A series of concrete tanks were installed around the year 2000 with high surface area plastic media filtering the mine water, and ochre sludge is collected in the two-metre deep tanks.
Some of the plastic filters can be seen discarded by the side.
But the maintenance problems associated with the tanks and media becoming clogged were not initially appreciated and it no longer operates, with the beck still being stained by mine water.
The original of this plaque was produced in 1974 to mark the centenary of the Skinningrove Iron and Steelworks
It was designed by Cec Gorman and still hangs in the Tata Steel offices.
This replica was unveiled on Wednesday 14th May 2014 by his widow, Betty.
Join Simon Chapman, amateur industrial archaeologist, for an exploration of the original mine buildings and structures at what is now the Cleveland Ironstone Mining Museum and a tour of the nearby excavation of North Loftus Fan House. Simon, Secretary of the Cleveland Mining Heritage Society, is well known for his publications on the archaeology of the local area and accurate accounts detailing changes in the ironstone mining industry.
Cleveland Ironstone Mining Museum in Skinningrove is holding a heritage day event ‘Fossils and Fortunes’ at the Museum on Saturday 6th July 2013. Talks will include Ages Past, Plant Fossils at Marske Quarry, Alum Folk, Ironstone, Maps and Museums- William Smith, the Rotunda Museum and the Geology of the Yorkshire Coast and Protecting your Earth Heritage. Speakers include locally based specialists including Denis Golding of TVRIGS, Mike Windle (NE Yorkshire Geology Trust), Will Watts (Scarborough Museums Trust), John Waring (TVRIGS), Peter Appleton (Cleveland Ironstone Mining Museum) and Andy Cooper (TVRIGS). All welcome, but spaces limited booking required.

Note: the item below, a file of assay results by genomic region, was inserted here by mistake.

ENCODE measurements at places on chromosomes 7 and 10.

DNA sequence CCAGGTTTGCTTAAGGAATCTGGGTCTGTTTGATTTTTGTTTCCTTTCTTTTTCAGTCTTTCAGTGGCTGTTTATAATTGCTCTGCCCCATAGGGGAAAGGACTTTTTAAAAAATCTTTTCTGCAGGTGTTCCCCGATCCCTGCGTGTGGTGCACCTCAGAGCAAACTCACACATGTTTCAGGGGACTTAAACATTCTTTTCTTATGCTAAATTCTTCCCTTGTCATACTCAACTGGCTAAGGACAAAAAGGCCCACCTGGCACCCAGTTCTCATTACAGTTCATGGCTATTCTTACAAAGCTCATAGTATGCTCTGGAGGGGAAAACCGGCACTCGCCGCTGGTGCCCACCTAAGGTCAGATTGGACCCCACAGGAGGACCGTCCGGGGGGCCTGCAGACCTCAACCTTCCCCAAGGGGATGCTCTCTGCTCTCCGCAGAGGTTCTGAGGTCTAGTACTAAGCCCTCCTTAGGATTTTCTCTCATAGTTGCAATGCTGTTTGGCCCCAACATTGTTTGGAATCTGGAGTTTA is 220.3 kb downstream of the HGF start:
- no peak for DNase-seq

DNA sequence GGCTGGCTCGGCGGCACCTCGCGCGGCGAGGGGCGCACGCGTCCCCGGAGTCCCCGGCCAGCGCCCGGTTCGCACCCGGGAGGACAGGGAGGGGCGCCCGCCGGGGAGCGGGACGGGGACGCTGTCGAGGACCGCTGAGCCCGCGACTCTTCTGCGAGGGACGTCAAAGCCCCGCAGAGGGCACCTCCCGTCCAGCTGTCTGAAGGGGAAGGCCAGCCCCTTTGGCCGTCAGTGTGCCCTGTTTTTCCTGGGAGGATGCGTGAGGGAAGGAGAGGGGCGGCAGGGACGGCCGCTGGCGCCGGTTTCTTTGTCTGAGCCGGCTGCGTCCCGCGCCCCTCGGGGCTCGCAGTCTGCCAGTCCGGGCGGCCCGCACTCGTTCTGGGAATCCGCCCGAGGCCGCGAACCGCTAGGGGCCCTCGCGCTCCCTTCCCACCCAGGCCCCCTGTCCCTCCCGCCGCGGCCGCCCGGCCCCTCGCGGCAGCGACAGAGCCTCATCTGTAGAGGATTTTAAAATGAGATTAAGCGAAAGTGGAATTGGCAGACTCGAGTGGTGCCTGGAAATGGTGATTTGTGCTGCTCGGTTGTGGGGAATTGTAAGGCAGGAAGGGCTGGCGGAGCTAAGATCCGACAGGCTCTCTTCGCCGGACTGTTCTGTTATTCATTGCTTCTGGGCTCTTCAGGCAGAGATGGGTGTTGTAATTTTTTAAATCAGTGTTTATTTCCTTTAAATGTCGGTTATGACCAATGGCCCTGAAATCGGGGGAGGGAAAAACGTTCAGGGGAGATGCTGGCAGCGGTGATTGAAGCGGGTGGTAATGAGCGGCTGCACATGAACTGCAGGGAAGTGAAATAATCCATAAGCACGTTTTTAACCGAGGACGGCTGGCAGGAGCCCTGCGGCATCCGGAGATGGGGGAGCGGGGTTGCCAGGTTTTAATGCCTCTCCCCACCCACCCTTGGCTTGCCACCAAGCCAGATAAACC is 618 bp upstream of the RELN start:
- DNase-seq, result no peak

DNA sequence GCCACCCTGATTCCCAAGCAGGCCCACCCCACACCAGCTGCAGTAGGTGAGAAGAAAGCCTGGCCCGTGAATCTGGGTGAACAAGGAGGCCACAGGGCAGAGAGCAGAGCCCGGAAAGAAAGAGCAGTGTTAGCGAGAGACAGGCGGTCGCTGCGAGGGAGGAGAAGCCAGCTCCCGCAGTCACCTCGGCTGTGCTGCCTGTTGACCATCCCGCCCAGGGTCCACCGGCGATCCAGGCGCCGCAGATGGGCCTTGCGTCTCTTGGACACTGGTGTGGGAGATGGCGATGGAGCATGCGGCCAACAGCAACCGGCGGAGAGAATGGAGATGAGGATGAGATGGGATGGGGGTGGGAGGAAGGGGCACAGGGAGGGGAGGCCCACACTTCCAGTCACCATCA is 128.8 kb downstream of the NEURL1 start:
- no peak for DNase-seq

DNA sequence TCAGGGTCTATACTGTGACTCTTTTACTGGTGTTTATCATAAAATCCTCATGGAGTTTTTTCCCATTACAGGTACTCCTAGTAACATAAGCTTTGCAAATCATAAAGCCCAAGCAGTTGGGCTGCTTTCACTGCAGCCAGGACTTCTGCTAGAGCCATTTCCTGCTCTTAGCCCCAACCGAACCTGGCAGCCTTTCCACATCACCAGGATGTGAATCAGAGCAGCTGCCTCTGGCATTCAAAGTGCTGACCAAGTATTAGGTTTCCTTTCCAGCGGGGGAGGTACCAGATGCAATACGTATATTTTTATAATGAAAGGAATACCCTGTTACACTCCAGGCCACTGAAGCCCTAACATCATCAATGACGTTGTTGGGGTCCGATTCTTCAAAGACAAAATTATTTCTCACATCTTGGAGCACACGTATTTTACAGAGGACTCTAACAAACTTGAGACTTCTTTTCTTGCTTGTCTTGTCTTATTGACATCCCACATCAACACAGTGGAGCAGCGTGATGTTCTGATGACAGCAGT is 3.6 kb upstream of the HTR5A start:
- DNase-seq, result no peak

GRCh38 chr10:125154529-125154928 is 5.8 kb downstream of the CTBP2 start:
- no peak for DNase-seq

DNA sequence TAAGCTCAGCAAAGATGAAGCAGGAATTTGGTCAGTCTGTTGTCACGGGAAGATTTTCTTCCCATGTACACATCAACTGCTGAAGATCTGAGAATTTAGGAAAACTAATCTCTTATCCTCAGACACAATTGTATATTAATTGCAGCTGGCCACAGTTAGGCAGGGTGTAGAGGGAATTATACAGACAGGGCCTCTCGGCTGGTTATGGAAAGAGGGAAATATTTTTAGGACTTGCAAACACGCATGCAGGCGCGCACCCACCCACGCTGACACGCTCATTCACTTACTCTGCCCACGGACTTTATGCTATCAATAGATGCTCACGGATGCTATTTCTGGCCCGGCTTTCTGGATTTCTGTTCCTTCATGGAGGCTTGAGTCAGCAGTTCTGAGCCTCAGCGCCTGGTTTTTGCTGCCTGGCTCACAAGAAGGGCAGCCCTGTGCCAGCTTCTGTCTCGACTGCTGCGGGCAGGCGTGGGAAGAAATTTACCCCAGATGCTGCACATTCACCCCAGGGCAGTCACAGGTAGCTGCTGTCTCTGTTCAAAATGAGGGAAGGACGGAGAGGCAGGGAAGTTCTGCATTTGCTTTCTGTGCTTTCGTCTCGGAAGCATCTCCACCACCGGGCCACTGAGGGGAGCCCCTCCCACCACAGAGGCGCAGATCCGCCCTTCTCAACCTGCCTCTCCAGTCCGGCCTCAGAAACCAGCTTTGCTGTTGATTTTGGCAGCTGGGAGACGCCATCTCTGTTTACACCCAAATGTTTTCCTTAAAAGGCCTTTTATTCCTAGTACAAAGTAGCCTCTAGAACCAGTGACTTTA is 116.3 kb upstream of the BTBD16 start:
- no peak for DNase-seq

No formal charge, donations will be invited from the audience.
To book or for further information please contact Jean Banwell to book on 01287 642877 or by email firstname.lastname@example.org . Sandwich lunches can be ordered in advance.
A group has been started to raise awareness and hopefully funding to safeguard the future of the Skinningrove Jetty
Preserving the historical structure is certainly a cause I can fully get behind. Sadly despite the effort of one councillor for many years, certain other members of the council appear to see it as little more than an inconvenience rather than an important piece of local history and an asset which people enjoy.
Saturday 20th October at 2 pm. at Cleveland Ironstone Mining Museum, Simon Chapman is giving a talk entitled “Getting the Stone”
Esther Cleveland (September 9, 1893 – June 25, 1980) was the daughter of American president Grover Cleveland, she is the only child of a President to have been born in the White House.
Esther married Captain William Bosanquet in 1918, who became the manager of Skinningrove Iron Works after fighting in the First World War, they lived in Kirkleatham Old Hall which is now a museum.
This 1934 newspaper article from America newspaper pictures her outside the Hall, Esther returned to America in 1966 after the death of her husband and is buried in New Hampshire
Their daughter was the British philosopher Philippa Foot.